This traditional spicy yeast cake contains butter, raisins, almonds, candied peel and marzipan. Stollen has become a popular part of Christmas festive events from Europe to the United States.

Image: Joana Petrova under Creative Commons license


Die Laugenbrezel

Distinctly knotted 'pretzels' are popular throughout Germany with many regional variations. Laugenbrezel is a Swabian speciality 'pretzel', with a unique crisp brown crust and lovely soft centre. How did it acquire this special crust? One story tells of a 19th century Munich baker's mistake in brushing pretzel dough with cleaning solution instead of sugar water! 'Natronlauge', 'lye' or a very weak solution of sodium hydroxide remains the secret ingredient for the brown crust.

Image: Dennis under Creative Commons license


Das Pumpernickelbrot

Pumpernickelbrot is the dense, slightly sweet, dark rye bread with no crust, originating from the Westphalia region of Germany. Traditionally, it's baked in covered tins for up to 24 hours, on a very low heat, in a steam-filled oven. Pumpernickel may be found on delicatessen counters across Europe and North America, usually produced in Germany and packed pre-sliced for serving hors d’oeuvres.

Image: Noema Perez under Creative Commons license


Das Franzbrötchen

Franzbrötchen is a small, flat, sweet pastry traditionally made with butter and cinnamon puff pastry.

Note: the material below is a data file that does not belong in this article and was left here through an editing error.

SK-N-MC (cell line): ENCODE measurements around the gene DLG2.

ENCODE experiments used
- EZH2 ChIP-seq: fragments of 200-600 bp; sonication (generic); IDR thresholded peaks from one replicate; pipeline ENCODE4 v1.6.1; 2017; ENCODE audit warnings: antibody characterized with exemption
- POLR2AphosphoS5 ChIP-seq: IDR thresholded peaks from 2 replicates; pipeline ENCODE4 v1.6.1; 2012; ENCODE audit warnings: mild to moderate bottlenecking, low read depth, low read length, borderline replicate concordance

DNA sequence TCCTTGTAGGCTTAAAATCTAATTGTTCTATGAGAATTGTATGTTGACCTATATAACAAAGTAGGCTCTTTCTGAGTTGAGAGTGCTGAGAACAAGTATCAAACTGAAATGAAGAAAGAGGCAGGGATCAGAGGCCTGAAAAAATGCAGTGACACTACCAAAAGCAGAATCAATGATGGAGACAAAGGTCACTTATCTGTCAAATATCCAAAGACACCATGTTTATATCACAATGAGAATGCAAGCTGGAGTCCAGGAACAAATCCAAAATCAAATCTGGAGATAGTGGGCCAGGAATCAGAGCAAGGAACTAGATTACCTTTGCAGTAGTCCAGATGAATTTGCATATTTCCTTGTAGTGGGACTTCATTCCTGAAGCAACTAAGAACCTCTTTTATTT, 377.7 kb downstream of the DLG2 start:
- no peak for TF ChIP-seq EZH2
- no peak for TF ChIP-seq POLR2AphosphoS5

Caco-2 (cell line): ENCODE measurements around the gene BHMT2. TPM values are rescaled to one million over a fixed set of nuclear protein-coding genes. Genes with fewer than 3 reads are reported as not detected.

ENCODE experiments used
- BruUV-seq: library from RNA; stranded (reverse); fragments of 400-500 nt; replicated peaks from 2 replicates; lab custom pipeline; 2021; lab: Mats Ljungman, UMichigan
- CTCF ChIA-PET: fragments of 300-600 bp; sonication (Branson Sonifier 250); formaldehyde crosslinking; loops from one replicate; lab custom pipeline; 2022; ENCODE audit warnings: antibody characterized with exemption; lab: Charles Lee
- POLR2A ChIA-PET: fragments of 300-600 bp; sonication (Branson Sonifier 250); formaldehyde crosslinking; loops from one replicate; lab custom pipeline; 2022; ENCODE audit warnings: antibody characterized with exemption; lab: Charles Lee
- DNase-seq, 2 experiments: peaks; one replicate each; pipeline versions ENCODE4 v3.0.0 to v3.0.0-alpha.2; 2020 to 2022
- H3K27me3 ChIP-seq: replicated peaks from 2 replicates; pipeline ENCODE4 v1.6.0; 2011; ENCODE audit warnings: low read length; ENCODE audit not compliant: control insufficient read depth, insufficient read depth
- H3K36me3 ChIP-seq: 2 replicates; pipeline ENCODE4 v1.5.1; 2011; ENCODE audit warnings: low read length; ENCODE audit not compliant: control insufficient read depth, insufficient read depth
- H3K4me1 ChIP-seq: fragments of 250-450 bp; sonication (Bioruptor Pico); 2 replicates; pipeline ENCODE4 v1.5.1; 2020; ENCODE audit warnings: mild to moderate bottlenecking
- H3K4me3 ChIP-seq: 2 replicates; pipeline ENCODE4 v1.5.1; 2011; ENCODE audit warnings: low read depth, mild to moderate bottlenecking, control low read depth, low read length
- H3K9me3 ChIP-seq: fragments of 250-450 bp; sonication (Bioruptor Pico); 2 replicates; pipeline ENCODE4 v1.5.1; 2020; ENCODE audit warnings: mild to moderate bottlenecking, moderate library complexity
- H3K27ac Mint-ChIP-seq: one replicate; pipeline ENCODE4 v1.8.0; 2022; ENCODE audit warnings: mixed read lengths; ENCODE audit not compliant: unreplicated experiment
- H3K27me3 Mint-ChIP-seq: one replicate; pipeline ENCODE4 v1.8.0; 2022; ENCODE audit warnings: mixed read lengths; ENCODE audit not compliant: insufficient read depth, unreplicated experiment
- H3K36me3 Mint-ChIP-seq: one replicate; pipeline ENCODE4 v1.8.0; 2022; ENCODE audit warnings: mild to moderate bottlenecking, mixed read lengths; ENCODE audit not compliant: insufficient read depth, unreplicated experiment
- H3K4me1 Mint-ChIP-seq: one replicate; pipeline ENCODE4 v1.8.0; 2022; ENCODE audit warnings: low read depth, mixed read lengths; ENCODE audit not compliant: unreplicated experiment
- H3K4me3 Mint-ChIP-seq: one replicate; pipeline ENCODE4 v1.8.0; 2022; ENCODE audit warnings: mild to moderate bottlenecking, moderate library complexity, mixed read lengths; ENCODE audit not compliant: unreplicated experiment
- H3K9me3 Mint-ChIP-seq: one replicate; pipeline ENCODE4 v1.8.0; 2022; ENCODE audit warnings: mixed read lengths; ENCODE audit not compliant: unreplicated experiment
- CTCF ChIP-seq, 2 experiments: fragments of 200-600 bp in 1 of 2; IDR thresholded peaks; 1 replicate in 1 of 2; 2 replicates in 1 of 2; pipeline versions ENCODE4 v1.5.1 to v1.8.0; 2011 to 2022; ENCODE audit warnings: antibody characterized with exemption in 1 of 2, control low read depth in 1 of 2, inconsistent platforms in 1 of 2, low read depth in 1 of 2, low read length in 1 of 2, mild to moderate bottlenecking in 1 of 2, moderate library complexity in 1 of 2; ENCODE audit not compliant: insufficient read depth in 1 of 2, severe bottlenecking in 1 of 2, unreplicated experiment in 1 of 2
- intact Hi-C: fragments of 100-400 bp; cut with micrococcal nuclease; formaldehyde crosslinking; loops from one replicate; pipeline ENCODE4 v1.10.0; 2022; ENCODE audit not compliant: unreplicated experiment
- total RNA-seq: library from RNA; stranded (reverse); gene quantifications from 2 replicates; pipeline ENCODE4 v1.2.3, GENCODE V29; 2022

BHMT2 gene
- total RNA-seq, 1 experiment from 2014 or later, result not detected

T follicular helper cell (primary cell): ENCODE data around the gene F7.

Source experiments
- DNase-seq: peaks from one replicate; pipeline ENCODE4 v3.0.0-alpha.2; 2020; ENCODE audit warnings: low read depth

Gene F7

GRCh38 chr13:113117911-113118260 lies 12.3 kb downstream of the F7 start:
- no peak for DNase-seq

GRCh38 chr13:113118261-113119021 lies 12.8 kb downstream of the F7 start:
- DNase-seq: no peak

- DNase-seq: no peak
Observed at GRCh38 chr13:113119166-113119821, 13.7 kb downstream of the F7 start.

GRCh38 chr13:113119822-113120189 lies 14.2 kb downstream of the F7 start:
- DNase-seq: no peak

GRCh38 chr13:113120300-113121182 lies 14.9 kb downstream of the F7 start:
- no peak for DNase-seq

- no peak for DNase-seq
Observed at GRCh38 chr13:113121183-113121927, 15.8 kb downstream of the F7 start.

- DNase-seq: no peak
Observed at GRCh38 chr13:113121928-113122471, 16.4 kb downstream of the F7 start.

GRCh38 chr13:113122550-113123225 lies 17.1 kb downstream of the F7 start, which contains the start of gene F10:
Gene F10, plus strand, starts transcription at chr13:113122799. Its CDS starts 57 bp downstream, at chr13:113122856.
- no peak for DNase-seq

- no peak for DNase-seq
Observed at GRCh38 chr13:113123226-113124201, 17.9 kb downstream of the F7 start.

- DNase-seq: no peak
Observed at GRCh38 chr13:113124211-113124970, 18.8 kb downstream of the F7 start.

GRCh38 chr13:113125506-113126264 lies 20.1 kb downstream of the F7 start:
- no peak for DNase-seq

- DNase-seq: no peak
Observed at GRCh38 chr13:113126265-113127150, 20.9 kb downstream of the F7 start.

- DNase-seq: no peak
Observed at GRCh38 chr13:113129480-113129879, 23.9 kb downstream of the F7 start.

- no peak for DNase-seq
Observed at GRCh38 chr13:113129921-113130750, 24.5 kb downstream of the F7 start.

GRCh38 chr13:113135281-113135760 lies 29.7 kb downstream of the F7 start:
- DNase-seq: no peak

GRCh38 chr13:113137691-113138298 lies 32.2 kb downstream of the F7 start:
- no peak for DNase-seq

Similar to the French croissant, it originates from Hamburg, but is now found across northern German cities where Franzbrötchen is served for breakfast with other pastries and coffee.

Image: Food Thinkers under Creative Commons license


Der Gugelhupf

Gugelhupf is a traditional large cake baked in a special ring-shaped tin. It's generally eaten in the afternoon with coffee. Originating in Vienna, gugelhupf is popular throughout Austria and Germany. The soft yeast dough is baked with almonds, raisins and kirschwasser to provide different flavours. There are many variations on the traditional recipe today like marmorgugelhupf and reindling. The shape is the common ingredient.

Image: Franzisca Gelse under Creative Commons license


Der Käsequarkkuchen

Käsequarkkuchen is literally translated as baked cheesecake. Cheesecake is a popular dessert across Europe and North America, with many variations in recipe and ingredients. In Germany, käsequarkkuchen is made with quark or other fresh, unripened cheese rather than cream cheese, and baked with a fruit filling. It's best served chilled as a summertime dessert with a cup of coffee.

Image: kochtopf under Creative Commons license


Der Lebkuchen

Lebkuchen are Christmas biscuits made of honey and nut gingercake. They are made in different shapes and taste sweet and nutty with a spicy aroma.

There are many regional variations for lebkuchen around Germany but this traditional favourite probably originates from Nuremberg.

Image: Liliana Fuchs under Creative Commons license


Der Streuselkuchen

Streuselkuchen is literally translated as crumb cake. It may be used to describe the wide range of cakes, popular throughout Germany, with a crumble topping made with white granulated sugar, flour and butter.

The cakes are usually baked on a dough base. These cakes are typically filled with vanilla cream or fruit.

Image: Katrin Morenz under Creative Commons license